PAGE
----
1. If this is your first time on BYC, we suggest you start with one of these three options:
    Raising Chickens Chicken Coops Join BYC
    Not a member yet? join BYC here & then introduce yourself in our community forum here.

Plymouth Rock chick looking ill

Discussion in 'Emergencies / Diseases / Injuries and Cures' started by yon100, Apr 23, 2018.

  1. yon100

    yon100 In the Brooder

    16
    12
    21
    Apr 23, 2018
    Hello
    One of my 2-month-old chicks (Plymouth Rock or mixed) is not well. Its tail is pointing down, its neck is folded inside, it walks ok but from time to time has difficulty with balance. Its eyes are shutting down from time to time during the day and it does not fly up to the sleeping bench (luckily the mother goes down and sleeps with him on the floor). On the good side its appetite is fine (though he is slower then the other chicks when I bring them worms).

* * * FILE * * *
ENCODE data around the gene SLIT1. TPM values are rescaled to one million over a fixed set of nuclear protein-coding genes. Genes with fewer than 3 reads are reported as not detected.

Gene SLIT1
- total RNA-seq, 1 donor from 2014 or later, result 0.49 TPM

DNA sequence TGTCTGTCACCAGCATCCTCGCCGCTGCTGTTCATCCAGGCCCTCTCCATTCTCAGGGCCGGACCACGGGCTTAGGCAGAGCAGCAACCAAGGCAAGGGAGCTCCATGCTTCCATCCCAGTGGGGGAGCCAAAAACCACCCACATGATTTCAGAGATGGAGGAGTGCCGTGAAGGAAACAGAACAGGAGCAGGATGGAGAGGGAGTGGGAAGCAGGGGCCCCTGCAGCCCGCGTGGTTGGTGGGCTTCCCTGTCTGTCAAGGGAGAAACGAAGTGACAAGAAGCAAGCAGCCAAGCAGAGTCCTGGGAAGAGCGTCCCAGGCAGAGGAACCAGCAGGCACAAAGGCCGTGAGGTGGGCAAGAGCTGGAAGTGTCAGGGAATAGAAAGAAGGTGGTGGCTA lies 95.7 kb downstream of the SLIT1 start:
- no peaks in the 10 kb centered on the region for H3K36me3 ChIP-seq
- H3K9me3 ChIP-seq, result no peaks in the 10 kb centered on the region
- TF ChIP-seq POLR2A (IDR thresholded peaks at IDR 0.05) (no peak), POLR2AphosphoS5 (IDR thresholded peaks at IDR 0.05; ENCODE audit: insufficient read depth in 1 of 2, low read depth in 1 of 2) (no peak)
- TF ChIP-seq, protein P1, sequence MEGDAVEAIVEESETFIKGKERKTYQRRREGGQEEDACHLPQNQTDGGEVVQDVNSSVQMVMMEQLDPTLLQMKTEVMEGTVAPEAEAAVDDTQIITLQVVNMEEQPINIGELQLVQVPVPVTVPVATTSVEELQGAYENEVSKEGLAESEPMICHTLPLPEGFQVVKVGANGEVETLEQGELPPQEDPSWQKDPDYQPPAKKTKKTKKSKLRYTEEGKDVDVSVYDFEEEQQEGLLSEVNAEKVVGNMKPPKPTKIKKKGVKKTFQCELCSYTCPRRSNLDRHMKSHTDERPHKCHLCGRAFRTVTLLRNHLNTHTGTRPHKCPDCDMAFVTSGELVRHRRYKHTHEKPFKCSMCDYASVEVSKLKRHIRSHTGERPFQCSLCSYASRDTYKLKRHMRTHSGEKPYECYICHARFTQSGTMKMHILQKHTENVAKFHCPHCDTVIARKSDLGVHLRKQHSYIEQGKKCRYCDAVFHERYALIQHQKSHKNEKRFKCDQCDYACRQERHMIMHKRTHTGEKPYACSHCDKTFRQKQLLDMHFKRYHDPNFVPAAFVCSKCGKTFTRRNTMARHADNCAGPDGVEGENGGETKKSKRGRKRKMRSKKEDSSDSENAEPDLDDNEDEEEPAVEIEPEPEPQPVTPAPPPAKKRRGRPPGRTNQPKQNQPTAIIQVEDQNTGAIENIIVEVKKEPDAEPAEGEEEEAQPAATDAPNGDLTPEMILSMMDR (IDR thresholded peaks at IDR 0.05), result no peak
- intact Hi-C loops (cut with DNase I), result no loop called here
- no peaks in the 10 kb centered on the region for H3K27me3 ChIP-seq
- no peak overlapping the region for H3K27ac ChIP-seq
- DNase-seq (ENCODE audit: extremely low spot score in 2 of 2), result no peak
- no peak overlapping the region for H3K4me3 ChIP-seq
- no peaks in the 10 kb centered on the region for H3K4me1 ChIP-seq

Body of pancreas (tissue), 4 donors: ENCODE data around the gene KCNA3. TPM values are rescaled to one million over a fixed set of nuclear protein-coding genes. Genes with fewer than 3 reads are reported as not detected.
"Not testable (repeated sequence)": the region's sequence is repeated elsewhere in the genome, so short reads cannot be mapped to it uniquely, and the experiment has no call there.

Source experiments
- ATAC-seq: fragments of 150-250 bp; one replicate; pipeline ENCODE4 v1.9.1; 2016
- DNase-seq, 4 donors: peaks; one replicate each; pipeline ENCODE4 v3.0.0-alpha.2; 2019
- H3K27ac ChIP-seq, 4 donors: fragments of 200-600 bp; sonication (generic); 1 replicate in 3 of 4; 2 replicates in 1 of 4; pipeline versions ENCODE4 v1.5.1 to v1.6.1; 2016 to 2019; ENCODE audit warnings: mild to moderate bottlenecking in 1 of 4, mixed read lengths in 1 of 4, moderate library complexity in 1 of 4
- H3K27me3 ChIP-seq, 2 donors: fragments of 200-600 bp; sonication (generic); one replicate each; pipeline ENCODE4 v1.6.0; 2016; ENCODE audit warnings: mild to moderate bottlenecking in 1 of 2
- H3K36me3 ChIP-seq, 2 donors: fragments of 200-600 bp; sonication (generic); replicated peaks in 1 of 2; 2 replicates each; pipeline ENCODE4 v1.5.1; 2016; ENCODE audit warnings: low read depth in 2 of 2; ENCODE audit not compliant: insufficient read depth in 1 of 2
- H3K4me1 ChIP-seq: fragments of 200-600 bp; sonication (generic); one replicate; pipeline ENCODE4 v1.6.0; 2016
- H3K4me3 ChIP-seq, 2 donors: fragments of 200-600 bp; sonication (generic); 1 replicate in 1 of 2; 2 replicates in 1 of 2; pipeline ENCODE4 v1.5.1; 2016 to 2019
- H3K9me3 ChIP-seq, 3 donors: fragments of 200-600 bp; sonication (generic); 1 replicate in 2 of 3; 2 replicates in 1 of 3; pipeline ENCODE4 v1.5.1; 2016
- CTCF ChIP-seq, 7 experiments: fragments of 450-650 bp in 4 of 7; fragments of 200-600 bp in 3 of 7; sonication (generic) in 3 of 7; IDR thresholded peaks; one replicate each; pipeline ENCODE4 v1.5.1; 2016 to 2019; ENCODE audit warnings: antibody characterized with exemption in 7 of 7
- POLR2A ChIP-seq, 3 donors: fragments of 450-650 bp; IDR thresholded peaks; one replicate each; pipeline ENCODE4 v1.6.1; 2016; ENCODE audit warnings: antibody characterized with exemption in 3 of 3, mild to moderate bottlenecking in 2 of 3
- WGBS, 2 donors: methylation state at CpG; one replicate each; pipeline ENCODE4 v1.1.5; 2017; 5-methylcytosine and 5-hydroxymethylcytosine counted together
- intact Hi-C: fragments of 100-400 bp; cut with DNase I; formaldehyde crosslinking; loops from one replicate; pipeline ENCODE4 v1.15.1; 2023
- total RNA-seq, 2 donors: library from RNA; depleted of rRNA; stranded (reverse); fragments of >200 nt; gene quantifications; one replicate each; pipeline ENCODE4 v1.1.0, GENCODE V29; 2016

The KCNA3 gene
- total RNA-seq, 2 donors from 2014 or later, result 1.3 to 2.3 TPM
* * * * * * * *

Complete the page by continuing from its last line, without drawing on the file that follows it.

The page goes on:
All this has been going for 3 days now (at least).
    Any advises? Should I start antibiotics before it is too late (I have Oxytetracycline)?
    Please, Please help!
    Yonatan, Israel
     

    Attached Files:

  2. Wyorp Rock

    Wyorp Rock Free Ranging

    14,245
    9,444
    727
    Sep 20, 2015
    Southern N.C. Mountains
    Hi @yon100 Welcome To BYC:welcome
    You mention that you bring your chicks worms-do they have access to soil or a source of grit? Is this chicks crop emptying overnight?

    The symptoms describe, it sounds like your chick is suffering from Coccidiosis overload. You can treat your chick with Corid. This is found at most feed stores in the US. At Tractor Supply look in the cattle section.